Authors: John Eakins, Bernadette Power, Niall Dunphy and Gordon Sirr
Summary: The EPA has highlighted air quality issues in urban centres in Ireland in recent years. Emissions of fine particulate matter (PM2.5), attributable to the burning of solid fuels, such as coal, peat and wood, are a particular cause of concern. This research project aims to provide a deeper understanding of the sector using existing and new sources of data on solid fuel use. The development of a new data set based on a survey of household heating and fuel use will be the primary contribution.
The Environmental Protection Agency has highlighted air quality issues in urban centres in Ireland in recent years. Emissions of fine particulate matter (PM2.5), attributable to the burning of solid fuels, such as coal, peat and wood, are a particular cause of concern. The complexity of the residential solid fuel sector, due to the heterogeneity of fuels being used and the lack of reliable and periodic data sources, hampers the task of developing effective policy solutions to support the continued transition away from the use of solid fuels for residential home heating. This research project aims to provide a deeper understanding of the sector using existing and new sources of data on solid fuel use. Some of the aims of the project include a more detailed examination of individual solid fuels; identification of the factors that determine the use of solid fuels, including the use of solid fuels as a “supplementary” fuel; and a quantification of the use of non-traded solid fuels, i.e. purchases made through informal markets or the own production and use of harvested peat, wind-blown trees or foraged wood.
Recent government policy responses in this area include the announcement of new nationwide minimum environmental standards on residential solid fuels and a public awareness campaign to reduce air pollution from residential fires. Evidence from other countries suggests that a range of different policies measures, including retrofitting, tax measures and further awareness of the negative effects of using solid fuels, will be required to support an effective transition away from the use of solid fuels. The implementation of these measures should be made in a stepwise fashion, making improvements to the current situation. Accounting for the heterogeneity of the different solid fuel users, and especially the differences between primary and supplemental solid fuel users identified in this report, is an important aspect of the design of policy. Consideration should also be given to the potential for substitution to the non-traded solid fuel market. This report has highlighted the significance of the non-traded market, particularly for certain solid fuels, such as peat and wood, and for households in rural areas.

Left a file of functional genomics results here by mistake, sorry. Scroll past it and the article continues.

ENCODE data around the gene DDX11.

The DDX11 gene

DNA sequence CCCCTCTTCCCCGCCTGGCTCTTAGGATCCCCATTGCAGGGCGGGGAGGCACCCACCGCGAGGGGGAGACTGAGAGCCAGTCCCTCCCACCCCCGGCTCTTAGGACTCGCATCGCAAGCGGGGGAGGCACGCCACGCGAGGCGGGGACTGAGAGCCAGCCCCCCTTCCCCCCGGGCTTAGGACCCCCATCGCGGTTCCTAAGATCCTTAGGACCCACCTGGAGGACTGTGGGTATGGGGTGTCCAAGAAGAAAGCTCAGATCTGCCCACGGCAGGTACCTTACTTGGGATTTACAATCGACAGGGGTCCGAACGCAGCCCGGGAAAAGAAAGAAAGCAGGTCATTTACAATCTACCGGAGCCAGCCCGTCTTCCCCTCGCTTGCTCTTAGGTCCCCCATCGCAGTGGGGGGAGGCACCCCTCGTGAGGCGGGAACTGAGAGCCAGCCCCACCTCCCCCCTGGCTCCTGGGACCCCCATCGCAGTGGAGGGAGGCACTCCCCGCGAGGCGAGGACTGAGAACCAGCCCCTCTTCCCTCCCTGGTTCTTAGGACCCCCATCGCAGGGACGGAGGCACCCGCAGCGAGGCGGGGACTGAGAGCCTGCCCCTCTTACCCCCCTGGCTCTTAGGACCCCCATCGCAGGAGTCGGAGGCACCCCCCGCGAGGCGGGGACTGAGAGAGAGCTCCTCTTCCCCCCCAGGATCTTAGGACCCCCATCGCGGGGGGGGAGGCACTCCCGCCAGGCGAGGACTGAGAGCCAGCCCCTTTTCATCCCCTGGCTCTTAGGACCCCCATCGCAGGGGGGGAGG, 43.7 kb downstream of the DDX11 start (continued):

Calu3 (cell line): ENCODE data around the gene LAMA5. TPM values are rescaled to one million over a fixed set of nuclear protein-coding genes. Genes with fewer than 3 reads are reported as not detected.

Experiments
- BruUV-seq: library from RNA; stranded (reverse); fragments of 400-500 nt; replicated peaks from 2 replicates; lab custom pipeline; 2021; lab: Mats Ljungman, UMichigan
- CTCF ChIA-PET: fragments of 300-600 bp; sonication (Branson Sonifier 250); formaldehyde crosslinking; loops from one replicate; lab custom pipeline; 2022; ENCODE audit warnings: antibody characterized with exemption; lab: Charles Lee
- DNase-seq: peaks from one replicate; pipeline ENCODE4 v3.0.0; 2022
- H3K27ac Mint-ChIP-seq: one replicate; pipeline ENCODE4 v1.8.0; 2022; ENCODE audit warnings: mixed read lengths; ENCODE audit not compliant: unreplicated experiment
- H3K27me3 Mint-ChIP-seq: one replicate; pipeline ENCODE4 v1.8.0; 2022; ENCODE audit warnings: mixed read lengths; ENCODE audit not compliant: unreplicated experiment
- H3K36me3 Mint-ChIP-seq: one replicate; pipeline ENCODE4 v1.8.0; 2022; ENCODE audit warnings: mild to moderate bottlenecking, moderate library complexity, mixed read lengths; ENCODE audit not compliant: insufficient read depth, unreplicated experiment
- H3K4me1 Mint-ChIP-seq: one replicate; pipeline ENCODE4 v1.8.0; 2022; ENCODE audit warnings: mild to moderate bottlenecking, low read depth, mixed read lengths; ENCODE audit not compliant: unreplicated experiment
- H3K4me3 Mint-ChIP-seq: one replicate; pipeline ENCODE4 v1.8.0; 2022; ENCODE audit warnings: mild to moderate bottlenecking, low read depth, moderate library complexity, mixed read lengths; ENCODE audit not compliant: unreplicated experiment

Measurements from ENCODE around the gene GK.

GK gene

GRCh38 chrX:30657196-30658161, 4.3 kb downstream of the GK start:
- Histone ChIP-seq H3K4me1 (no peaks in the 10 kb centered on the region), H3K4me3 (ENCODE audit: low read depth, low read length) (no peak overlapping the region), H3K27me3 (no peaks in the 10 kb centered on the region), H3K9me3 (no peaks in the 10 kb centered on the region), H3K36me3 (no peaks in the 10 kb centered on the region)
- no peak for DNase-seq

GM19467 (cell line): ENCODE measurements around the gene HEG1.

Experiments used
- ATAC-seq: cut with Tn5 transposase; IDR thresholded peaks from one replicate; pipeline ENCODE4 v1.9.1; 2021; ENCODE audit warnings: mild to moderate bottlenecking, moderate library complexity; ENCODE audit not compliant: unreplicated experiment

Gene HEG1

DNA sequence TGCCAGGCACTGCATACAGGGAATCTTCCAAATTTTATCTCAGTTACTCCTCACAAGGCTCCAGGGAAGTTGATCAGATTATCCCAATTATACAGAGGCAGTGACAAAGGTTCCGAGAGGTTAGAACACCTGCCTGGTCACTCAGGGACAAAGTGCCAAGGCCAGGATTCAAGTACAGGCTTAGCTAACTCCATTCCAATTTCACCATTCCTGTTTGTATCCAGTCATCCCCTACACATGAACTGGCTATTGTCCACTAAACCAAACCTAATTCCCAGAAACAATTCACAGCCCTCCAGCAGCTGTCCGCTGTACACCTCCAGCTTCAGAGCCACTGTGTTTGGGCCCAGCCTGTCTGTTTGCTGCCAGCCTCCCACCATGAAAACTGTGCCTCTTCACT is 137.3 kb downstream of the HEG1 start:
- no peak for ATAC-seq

The analysis of existing data sets, a survey of residential solid fuel users and interviews with selected solid fuel users have provided valuable insights. The heterogeneity of solid fuel users in relation to household characteristics and levels of use is one aspect that has not been presented in research before. New data on supplementary solid fuel use can help to strengthen the understanding and management of air quality in Ireland. Another contribution of the survey of solid fuel users has been to highlight the significance and scale of the non-traded solid fuel sector and increase our understanding of who engages in its use. A periodic survey of a nationally representative sample of households going forward would be beneficial in capturing trends in this sector and household solid fuel use in general. Such a bottom-up approach would complement the top-down methods used by the Sustainable Energy Authority of Ireland in its energy balance statistics. A periodic survey would also provide a baseline against which progress in relation to policies implemented could be measured and tracked.